On Sunday, 6 August 2017 we had the pleasure of taking Fed – our C.W.S Federal motorcycle – to the Flitwick Classic Car & Motorcycle Show. This local favourite gets better year on year, and for 2017 the 189 entries included some splendid vehicles. Where do all the motors roost when not gathered for display?
This would be the first time Fed has been shown since 1975 when he was exhibited at the Coatham Memorial Hall in Kirkleatham – click for pics
Early up to polish the old boy, check tyre pressure, and fit the newly painted registration plate. I felt a real buzz walking Fed a mile or so to the Rufus Centre in Flitwick. It was slightly surreal wheeling him along the cycle path. Art Deco meets tar macdam new.
Wheeling Fed to the show
Built in 1922 Fed was the earliest motorcycle at the Show. Fitting that he stood alongside a Scott Super Squirrel
(1925) which graced the roads in the same era. What a difference three years of innovation made – the Federal is very different machine from the water-cooled Squirrel.
A good number of specimen pre-war cars also attended. The Model T Ford (1915) was our pick. Towards the end of the show a Fed snuck the opportunity for a cheeky photo shoot.
Fed attracted lots of quizzical interest on a glorious, blue skies day. Next year we hope to attend with the Chiltern Vehicle Presentation Group and take Myfanwy as well.
The Co-operative Wholesale Society (CWS) manufactured Federal and Federation motorcycles from 1918 to 1938.
It is a challenge to find texts that mention these marques. Roy Bacon’s 1978 “A to Z of pre-war marques” contains a helpful resume of the Federation machines that were available in the 1930’s.
Federation motorcycles by year
Federation 2A 148cc (1933)
My childhood memory is of an old motorcyclwe that lived in a tired, leaking shed at the bottom of my Nana’s garden in Humber Road, Thornaby-on-Tees. The machine gleamed black but his tyres were soft. He was covered with a heavy wool army blanket; grey with an exact stitch that wend its way around the edge. I used to visit him once in a while – spiders scuttled to their posts. I knew nothing of his name or history. It is a wonder the old fella survived such disagreeable conditions.
On 3 March 2015 the chaps at Stotfold Engineering fired up Fed for the first time in many years. Terrence Ives kindly recorded the moment. His dad Terry Ives trims the levers.
YouTube clip (1 min): http://youtu.be/JUvOGHoMB9U
On 3 March the chaps at Stotfold Engineering fired up Fed for the first time in many years. Terrence Ives kindly recorded the moment. Video clip: https://youtu.be/ZQJfjt0QlaI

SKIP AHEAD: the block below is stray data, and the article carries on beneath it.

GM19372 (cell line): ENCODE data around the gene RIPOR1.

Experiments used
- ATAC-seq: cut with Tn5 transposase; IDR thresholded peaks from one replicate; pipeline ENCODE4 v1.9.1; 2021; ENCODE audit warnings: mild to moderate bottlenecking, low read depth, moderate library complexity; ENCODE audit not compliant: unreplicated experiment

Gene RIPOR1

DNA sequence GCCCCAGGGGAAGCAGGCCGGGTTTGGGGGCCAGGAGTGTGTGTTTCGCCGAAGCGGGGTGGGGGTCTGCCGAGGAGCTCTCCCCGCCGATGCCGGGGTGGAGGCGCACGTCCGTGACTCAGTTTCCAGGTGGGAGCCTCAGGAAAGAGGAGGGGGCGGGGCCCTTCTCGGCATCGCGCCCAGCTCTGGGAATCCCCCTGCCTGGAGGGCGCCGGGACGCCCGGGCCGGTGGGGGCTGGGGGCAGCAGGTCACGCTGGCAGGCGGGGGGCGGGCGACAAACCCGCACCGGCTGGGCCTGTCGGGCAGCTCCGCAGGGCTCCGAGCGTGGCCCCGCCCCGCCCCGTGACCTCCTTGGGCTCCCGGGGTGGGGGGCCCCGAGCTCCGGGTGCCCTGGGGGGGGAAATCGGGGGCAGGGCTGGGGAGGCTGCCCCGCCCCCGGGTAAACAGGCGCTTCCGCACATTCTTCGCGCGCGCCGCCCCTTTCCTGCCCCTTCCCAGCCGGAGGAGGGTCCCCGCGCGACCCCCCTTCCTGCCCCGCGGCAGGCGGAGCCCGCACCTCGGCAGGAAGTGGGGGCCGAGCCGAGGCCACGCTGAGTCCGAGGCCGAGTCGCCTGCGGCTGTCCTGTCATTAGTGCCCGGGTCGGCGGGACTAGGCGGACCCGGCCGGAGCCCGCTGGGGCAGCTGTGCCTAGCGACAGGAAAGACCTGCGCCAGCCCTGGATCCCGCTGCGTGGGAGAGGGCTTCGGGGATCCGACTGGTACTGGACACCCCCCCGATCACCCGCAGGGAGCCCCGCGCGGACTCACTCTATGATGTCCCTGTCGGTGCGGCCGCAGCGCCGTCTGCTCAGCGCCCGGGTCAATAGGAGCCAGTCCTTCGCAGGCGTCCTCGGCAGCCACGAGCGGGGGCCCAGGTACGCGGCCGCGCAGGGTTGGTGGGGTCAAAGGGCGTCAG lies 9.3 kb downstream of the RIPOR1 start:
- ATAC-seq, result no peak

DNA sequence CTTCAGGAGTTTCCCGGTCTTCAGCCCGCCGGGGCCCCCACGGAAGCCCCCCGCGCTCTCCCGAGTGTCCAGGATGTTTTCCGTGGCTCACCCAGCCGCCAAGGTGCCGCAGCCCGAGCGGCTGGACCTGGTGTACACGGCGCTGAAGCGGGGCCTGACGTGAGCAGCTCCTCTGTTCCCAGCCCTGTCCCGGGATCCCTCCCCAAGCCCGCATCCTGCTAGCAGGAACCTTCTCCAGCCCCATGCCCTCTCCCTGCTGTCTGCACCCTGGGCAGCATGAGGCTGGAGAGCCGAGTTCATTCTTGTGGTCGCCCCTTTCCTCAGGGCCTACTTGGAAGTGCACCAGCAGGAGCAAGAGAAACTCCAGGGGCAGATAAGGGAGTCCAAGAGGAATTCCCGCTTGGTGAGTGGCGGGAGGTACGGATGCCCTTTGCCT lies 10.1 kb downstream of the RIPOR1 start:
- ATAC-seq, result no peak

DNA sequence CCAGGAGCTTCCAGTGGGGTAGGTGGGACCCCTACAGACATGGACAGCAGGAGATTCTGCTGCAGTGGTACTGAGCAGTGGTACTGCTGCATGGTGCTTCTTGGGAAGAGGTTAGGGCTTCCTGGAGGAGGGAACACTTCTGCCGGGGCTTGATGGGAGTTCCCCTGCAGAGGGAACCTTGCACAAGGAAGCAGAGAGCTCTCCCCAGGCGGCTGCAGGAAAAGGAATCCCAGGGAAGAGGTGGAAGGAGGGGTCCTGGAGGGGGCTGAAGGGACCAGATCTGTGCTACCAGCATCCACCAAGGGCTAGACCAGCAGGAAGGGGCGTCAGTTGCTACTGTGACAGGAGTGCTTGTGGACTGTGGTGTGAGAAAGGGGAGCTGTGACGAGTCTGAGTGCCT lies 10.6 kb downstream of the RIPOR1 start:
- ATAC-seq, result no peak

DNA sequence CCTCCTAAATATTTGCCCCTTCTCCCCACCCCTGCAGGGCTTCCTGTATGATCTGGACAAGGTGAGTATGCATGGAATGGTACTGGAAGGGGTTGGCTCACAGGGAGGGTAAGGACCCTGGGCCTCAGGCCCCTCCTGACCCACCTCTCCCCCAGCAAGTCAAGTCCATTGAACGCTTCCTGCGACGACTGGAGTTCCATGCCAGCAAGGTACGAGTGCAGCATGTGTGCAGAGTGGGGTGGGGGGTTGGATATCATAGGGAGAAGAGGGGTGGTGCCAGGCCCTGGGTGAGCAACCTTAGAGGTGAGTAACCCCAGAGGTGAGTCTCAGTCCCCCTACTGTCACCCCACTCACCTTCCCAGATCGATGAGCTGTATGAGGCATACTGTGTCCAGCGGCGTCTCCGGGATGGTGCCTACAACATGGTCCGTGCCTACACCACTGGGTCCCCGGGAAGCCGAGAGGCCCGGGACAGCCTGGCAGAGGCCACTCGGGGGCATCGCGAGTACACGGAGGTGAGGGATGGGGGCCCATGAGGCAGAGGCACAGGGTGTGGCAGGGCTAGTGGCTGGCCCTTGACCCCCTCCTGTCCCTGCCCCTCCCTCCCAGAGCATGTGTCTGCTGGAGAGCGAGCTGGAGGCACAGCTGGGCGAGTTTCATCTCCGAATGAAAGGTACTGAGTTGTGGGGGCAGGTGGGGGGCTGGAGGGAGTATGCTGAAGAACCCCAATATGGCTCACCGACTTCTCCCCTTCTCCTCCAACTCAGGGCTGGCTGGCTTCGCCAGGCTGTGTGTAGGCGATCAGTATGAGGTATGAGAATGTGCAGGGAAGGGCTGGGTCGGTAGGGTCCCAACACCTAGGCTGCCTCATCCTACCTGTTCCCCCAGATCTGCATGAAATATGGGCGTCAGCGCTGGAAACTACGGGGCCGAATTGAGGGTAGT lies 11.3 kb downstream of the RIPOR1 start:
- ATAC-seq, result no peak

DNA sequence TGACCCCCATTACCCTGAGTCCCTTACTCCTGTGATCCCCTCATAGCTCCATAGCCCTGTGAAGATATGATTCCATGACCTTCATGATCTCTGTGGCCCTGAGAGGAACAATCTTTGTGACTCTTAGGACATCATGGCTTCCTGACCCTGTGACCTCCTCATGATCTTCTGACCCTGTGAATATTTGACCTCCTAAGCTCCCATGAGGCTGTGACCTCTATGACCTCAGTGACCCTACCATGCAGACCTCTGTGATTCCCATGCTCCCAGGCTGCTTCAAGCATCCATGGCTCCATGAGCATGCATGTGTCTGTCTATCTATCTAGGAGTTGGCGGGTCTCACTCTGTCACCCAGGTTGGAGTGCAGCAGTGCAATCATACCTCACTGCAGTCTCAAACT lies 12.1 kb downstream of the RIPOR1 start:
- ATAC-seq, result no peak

On Friday, 13th March 2015 I went to see our CWS Federal motorcycle at Stotfold Engineering in Biggleswade – I watched him splutter into life. This was the first time I had ever seen Fed run. Terry and the boys have done a splendid job restoring the old fella. A front stand had been crafted to lift the front wheel clear of the ground.
A week later Fed was delivered home. On the Sunday afternoon my children popped round on scooters to see him. Ben (12) was determined to film while Anna (8) defied gravity and positively bounced with glee.
A brisk push, release the decompression lever, and pop, pop, pop…. to produce a pleasing puff of smoke. A lack of time meant that we didn’t quite master the art of starting. Not to worry – we shall have another go.
29 March, Terry @ Stotfold Engineering – “the carb flooding is so common, if it drips or pours as it can do, rock the bike backwards and forwards or tap the float bowl with a bit of wood or a hammer handle. Both of these normally get the float needle to settle into its seat. The other thing you can do is let the carb flood and then turn off the fuel supply and then start the bike, when the bike starts running turn the fuel cock back on and he will not leak as the vibrations of the engine will keep the needle in the correct seating position. Float needles not seating and causing flooding was still a problem right up to the 1960s as the needles were made from brass and the seat was brass, brass on brass was not ideal for an ideal seal.”
5 March – a second go. This time the nipple on the decompression cable detatched. Ho hum – I shall research whether to resolder, replace the cable, or fit a solderless nipple….
Our CWS Federal Motorcycle arrived in March 2014. ‘Fed’ was in remarkable condition for a 91 year old. However, 30 years of storage had taken their toll, the:
- Nickel plating was tarnished.
- Aluminium drive chain cover was pitied and showed signs of oxidation.
- Front fender and rear mud guard were perforated with countless pinholes.
- Leather ‘Gough’ pan saddle was desperate for a feed.
Here are some photos which show the condition of Fed when he arrived (2014) and in March 2015 after complete restoration.
Here is the description of restoration work that Stotfold Engineering Co. Ltd undertook. The restoration took 8 months.
Restored (March 2015)